But workforce issues have long been a favorite topic of both the WIA and NATE, another association catering to the cell tower industry.

Now, though, the organizations are dealing with a new factor: A push by the CWA to encourage unionization among tower climbers. During Connect X, the CWA's Tower Climbers Union released a new survey it said highlighted potentially dangerous working conditions among cell tower climbers.

A number of players in the industry expressed doubts about the CWA's survey, however. "We take care of our people, and anyone who would say otherwise is making a mistake," said Stoops, of SBA.

And Wireless Estimator, a publication that closely follows the cell tower industry, published a lengthy look at the "questionable" data behind the CWA's survey.

5. Will the US government subsidize wireless networks?

During Connect X there was plenty of talk about the billions of dollars in government subsidies headed into the telecom industry in the months and years to come. And there was a fair amount of grumbling about the government's clear preference for fiber over wireless in the distribution of those funds.

"We're spending a lot of time on it," said Alex Gellman, the CEO of tower company Vertical Bridge.

Interestingly, a number of executives in the space expressed confidence that they would be able to convince state regulators to funnel at least some subsidies to wireless networks in remote areas where fiber might be too expensive to build.

"There will be an opportunity for wireless. You just have to find it," Gellman said.

The WIA's new chief executive, Patrick Halley, said the organization is now working with state officials across the country to promote the notion of fixed wireless as a suitable, cheaper alternative to fiber. "Each state is going to be a lot different" in their funding priorities, Halley explained. "We're speaking with a lot of state operators."

6. Will Congress fund the "rip and replace" program?

Another hot topic among smaller wireless carriers – and their equipment and tower suppliers – was the possibility of another $3 billion in "rip and replace" funding from Congress.

Congress has already allocated about $1.9 billion for its Secure and Trusted Communications Networks Reimbursement Program, widely known in the telecom industry as the "rip and replace" program because participants are charged with ripping out Huawei and ZTE equipment and replacing it with "trusted" equipment from companies such as Ericsson, Nokia and Mavenir.

However, dozens of mostly smaller US network operators participating in the effort believe that far more funding is needed – roughly $3 billion more – to finish the job.

In recent weeks they've been working to ratchet up pressure on legislators to free up more funding for the program. Indeed, during the Connect X show the issue received a lengthy writeup in The New York Times.

As Inside Towers noted, Sen. Deb Fischer (R-NE) is helping push legislation that would release more funding to the program. But in the meantime, the dozens of companies hoping to get federal money to remove Chinese-supplied equipment from their networks are working to make due with around 40% of their funding requests.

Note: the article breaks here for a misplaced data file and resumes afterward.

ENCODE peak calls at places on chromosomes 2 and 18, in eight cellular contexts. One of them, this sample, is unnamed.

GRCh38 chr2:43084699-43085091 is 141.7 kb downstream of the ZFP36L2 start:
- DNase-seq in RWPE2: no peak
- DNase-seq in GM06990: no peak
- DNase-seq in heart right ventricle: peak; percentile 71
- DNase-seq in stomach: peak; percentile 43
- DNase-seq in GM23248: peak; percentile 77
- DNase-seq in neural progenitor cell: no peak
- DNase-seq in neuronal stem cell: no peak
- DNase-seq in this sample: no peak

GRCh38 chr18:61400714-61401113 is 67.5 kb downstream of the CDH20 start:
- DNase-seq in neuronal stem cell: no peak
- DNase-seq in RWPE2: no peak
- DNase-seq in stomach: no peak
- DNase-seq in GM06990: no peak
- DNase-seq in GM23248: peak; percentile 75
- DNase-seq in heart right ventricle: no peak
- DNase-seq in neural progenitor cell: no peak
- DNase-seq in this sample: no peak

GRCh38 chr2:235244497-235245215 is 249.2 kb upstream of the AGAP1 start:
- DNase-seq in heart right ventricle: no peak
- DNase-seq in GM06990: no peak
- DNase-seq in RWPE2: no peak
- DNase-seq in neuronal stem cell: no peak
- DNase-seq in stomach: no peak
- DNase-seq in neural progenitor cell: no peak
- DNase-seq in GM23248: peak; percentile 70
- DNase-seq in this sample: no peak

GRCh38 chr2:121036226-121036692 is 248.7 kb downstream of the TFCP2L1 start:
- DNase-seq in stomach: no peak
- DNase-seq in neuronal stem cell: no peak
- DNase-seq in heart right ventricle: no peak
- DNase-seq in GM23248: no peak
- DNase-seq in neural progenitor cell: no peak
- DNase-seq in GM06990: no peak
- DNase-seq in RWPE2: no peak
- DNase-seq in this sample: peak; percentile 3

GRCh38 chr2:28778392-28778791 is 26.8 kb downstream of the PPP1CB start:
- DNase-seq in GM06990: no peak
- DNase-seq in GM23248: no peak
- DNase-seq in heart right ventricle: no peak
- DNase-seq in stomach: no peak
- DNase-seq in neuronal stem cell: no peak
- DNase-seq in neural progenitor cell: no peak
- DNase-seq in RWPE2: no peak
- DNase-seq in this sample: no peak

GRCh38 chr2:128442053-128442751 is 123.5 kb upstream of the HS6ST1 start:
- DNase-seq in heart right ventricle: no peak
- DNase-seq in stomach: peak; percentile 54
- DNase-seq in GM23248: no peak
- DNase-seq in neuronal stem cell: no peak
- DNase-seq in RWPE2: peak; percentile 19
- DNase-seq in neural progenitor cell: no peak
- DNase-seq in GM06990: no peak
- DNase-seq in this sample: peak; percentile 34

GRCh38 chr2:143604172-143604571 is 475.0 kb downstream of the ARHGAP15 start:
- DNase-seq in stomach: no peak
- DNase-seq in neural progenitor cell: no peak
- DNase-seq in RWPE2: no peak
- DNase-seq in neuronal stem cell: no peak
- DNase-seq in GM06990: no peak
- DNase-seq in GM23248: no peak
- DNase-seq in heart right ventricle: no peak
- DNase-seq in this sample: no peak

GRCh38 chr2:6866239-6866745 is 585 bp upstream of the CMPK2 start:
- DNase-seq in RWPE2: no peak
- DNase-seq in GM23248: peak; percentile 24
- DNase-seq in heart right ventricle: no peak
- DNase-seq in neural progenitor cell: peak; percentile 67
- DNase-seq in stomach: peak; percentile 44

During the Connect X show, the Rural Wireless Association (RWA) hosted a panel discussion with executives involved in the "rip and replace" program, including Chris Townson of DTC Communications, Brian Hough of PTCI, and Leslie Williams of SI Wireless. Generally, the executives argued they were in an untenable position with insufficient funding to support a government requirement to remove Chinese-supplied equipment from their networks.

7. What about edge, AI and private wireless?

Many of the discussions at the Connect X show focused on "the next big thing." Where might more innovation and investment come from?

In a keynote presentation, DigitalBridge's Ganzi argued that generative artificial intelligence (AI) like ChatGPT would help drive investments into data centers and, eventually, edge computing. He also argued that businesses would increasingly invest in private wireless networking technologies.

Other executives expressed similar hopes. Broadly, they argued that enterprises would inevitably increase their telecom spend in order to keep pace with technological developments and competitive advances.

But most executives agreed that such revenue opportunities remain firmly entrenched in the future rather than the present. "Other potential drivers include Augmented Reality (AR), the data usage spurred by use of Artificial Intelligence (AI), and the still-nascent private networks industry, while edge [computing] opportunities at tower sites still remain very uncertain and several years out," summarized the financial analysts with Raymond James.

"5G plus AI is going to equal something big. I just don't know what it is yet," said Gellman, of Vertical Bridge.

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Mike Dano, Editorial Director, 5G & Mobile Strategies, Light Reading | @mikeddano

About the Author(s)

Mike Dano

Editorial Director, 5G & Mobile Strategies, Light Reading

Mike Dano is Light Reading's Editorial Director, 5G & Mobile Strategies. Mike can be reached at [email protected], @mikeddano or on LinkedIn.

Based in Denver, Mike has covered the wireless industry as a journalist for almost two decades, first at RCR Wireless News and then at FierceWireless and recalls once writing a story about the transition from black and white to color screens on cell phones.